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Final ruling on Japan cult guru imminent -reports

Written by: Staff

TOKYO, Sep 11 (Reuters) Japan's Supreme Court will soon deliver its final verdict on the former leader of a Japanese doomsday cult sentenced to hang for masterminding a fatal gas attack on Tokyo subways 10 years ago, Japanese media said today.

Lawyers for Shoko Asahara had filed a special appeal to the court in May after the Tokyo High Court rejected appeals that the former guru was mentally unfit to stand trial and that the case should be suspended.

The Supreme Court's decision could pave the way for Asahara, whose real name is Chizuo Matsumoto, to be hanged for his role in masterminding the nerve gas attack that killed 12 and made thousands ill.

Kyodo news agency, quoting unnamed legal sources, said the decision was unlikely to be prolonged. Public broadcaster NHK carried a similar report.

A spokesman for the Supreme Court and a lawyer for Asahara both said they were unaware of when the ruling would be made.

Asahara, 51, was found guilty of responsibility for the gas attack and sentenced to death by the Tokyo District Court in February 2004.

Asahara's lawyers had argued that the former leader of Aum Shinri Kyo, or Supreme Truth Sect, was incompetent, and they had asked that the case be suspended.

Asahara's lawyers have said their client has been unable to speak or to communicate with them and should be moved to a hospital for treatment of his mental condition.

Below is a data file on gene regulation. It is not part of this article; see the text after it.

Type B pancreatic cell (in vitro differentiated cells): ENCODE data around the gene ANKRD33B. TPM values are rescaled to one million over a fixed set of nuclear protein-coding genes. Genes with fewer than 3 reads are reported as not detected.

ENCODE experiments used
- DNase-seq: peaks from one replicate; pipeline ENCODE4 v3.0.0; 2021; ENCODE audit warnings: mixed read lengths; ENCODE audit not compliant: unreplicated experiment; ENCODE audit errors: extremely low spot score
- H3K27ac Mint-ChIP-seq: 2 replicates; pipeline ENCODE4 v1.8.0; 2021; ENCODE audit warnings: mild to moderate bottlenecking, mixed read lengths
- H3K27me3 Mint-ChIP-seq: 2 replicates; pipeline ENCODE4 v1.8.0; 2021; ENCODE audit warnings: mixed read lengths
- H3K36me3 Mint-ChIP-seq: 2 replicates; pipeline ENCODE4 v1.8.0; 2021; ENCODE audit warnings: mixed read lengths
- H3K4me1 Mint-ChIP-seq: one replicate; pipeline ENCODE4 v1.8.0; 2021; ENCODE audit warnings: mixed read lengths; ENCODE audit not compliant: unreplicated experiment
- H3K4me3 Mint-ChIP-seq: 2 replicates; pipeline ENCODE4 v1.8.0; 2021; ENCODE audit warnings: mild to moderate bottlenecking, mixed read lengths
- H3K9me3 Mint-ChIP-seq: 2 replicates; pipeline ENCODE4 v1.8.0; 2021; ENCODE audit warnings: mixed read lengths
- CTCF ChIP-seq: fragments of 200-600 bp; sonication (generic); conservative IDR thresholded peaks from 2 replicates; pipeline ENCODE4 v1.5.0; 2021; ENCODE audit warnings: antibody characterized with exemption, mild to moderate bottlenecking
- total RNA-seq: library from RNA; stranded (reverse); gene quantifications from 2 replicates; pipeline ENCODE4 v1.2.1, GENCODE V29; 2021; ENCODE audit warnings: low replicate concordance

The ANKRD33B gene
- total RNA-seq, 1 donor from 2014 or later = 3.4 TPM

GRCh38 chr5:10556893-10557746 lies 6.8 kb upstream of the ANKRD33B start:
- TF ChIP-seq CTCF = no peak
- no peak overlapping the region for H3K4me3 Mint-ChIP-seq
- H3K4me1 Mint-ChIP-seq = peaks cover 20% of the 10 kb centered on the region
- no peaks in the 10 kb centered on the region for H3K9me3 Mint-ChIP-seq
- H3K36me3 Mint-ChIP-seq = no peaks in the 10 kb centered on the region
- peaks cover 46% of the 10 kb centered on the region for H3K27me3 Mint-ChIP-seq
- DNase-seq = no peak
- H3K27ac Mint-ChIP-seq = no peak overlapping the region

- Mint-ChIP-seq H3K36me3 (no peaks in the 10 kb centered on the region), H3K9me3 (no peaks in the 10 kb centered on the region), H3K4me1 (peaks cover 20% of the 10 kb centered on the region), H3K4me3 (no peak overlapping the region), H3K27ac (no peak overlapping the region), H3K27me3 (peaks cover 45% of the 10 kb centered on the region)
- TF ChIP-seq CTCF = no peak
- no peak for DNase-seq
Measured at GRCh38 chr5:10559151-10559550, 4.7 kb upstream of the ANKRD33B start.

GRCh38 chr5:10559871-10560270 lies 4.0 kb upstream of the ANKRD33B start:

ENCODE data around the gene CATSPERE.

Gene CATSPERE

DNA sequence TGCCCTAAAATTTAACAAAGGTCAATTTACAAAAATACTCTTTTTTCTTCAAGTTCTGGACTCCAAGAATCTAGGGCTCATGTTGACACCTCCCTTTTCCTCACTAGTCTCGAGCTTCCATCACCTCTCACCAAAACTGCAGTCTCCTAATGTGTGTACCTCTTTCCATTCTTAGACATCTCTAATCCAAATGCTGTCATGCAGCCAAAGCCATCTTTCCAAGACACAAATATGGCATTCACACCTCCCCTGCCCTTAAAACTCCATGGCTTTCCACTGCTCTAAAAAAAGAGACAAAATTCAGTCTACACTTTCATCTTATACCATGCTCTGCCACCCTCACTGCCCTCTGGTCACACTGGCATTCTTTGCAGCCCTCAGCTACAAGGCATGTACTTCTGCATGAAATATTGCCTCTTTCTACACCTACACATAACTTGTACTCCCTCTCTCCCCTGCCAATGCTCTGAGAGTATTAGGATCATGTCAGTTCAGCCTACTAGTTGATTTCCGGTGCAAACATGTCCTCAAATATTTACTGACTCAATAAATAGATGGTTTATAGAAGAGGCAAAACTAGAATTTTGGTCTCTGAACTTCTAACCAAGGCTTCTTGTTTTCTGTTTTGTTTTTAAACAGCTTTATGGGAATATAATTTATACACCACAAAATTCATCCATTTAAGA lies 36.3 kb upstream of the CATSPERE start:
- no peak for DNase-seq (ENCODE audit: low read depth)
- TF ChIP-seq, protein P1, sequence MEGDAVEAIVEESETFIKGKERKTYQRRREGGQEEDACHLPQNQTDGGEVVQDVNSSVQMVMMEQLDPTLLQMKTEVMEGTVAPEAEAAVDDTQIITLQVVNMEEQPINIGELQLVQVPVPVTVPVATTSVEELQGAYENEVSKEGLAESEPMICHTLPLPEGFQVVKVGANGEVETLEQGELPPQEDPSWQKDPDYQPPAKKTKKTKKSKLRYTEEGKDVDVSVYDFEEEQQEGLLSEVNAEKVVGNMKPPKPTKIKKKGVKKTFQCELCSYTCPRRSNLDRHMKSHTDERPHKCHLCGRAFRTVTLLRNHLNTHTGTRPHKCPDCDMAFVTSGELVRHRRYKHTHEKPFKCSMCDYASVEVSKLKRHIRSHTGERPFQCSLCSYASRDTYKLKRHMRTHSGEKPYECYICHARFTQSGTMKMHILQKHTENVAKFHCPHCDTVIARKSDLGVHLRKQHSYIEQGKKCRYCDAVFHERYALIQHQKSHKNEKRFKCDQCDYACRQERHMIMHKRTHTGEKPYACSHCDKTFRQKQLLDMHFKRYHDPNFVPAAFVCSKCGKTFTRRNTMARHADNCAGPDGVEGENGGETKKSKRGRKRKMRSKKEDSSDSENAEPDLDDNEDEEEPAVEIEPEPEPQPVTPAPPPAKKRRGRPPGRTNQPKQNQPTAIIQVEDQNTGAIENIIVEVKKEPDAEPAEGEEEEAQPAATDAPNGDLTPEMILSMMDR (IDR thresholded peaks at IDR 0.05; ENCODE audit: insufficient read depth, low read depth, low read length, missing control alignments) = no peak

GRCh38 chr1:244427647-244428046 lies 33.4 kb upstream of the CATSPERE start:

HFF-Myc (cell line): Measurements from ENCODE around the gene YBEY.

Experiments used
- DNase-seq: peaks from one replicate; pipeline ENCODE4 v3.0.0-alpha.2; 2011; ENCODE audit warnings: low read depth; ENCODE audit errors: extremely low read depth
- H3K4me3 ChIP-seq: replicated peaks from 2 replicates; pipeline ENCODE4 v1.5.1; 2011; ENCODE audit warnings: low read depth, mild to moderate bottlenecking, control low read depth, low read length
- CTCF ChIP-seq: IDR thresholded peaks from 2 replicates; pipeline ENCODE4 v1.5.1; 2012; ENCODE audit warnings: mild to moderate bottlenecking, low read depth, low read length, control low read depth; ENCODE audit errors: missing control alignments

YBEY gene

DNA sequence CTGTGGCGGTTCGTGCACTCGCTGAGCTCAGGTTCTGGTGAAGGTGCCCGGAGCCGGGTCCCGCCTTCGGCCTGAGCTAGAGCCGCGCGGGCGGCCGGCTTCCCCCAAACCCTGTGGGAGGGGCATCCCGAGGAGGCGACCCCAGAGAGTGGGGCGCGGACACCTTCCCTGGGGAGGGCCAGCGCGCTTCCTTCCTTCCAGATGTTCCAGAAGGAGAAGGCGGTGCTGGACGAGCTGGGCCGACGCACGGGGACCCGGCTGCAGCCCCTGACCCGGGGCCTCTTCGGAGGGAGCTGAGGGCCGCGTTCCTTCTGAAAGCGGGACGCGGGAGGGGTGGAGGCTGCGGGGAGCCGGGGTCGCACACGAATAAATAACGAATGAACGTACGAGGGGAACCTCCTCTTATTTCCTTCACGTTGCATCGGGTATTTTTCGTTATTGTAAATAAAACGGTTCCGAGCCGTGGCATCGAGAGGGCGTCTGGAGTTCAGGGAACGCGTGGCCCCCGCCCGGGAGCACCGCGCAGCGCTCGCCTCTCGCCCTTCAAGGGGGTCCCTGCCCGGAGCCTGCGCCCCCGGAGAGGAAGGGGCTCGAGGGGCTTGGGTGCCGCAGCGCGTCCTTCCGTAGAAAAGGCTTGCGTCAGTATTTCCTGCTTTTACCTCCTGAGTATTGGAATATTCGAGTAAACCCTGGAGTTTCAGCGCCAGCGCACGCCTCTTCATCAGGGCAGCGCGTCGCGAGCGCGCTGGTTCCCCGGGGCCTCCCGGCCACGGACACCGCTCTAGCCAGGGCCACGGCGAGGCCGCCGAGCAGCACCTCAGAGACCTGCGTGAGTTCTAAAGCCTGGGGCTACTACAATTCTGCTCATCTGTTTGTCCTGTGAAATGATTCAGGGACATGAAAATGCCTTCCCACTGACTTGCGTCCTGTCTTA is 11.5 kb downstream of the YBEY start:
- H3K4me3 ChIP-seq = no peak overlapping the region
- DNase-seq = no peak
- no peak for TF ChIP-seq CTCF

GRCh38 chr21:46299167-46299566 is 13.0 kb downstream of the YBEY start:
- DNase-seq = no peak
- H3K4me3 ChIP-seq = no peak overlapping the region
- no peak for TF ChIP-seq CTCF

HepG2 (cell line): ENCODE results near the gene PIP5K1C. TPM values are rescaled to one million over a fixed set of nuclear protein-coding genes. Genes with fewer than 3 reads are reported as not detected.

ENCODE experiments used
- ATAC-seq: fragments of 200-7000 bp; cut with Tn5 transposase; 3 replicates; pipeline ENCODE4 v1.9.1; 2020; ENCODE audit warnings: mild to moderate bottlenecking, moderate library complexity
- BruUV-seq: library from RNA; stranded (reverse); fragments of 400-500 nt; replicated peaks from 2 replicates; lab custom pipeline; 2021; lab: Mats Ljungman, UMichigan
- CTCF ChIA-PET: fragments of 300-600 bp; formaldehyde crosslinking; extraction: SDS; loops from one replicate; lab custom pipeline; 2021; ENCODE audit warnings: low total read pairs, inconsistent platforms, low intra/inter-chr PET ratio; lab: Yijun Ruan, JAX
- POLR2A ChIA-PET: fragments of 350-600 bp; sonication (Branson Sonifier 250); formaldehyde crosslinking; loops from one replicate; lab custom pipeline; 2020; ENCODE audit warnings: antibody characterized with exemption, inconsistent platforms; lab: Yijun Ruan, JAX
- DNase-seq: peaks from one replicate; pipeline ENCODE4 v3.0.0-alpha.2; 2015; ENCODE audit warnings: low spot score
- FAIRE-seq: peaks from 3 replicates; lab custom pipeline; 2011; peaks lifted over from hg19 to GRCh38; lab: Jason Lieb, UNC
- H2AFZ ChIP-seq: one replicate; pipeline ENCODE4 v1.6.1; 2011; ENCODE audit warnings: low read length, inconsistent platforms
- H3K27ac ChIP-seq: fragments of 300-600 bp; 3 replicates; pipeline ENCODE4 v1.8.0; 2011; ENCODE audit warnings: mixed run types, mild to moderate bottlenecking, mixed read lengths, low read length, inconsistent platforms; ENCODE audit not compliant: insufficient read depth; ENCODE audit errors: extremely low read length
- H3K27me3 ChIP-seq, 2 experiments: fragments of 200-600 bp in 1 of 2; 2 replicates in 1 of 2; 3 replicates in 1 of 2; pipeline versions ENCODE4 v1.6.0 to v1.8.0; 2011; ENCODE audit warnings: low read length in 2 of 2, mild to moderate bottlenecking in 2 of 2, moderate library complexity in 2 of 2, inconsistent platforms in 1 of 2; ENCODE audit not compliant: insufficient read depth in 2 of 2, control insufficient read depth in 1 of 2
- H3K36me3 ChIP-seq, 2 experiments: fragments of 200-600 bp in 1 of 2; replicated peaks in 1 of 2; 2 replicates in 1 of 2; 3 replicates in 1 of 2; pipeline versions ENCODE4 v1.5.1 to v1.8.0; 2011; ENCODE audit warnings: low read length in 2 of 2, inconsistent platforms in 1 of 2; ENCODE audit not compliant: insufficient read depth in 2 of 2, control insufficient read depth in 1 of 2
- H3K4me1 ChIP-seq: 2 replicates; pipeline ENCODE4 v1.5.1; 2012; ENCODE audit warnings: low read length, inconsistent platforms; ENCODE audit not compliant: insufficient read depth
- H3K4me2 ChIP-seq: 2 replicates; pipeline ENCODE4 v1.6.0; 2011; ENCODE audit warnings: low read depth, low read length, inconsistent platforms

But the Yomiuri newspaper, quoting unnamed sources, reported yesterday that Asahara had said: ''I'm innocent, I was trapped,'' after the Tokyo High Court's rejection of his lawyers' appeal in late March, a sign he is mentally fit.

The gas attack on Tokyo rush-hour trains on March 20, 1995, injured about 5,500 people, some permanently, when members of the cult released sarin, first developed by Nazi Germany.

The gassing, with its images of bodies lying across platforms and soldiers in gas masks sealing off Tokyo subway stations, stunned the Japanese public and shattered the country's self-image as a haven of public safety.

Asahara was also found guilty of other charges including a series of crimes that killed 15 people.

Asahara set up the cult in 1987, mixing Buddhist and Hindu meditation with apocalyptic teachings and attracting, at its peak, at least 10,000 members in Japan and overseas, including graduates of some of the nation's elite universities.

The nearly blind guru had predicted that the United States would attack Japan and turn it into a nuclear wasteland.

Aum Shinri Kyo, which admitted involvement in the gassing, later changed its name to Aleph, the first letter of the Hebrew alphabet. Its leaders insist the cult is now benign, but Japanese authorities still keep its membership of more than 1,000 under surveillance.

Reuters DKB VP0847

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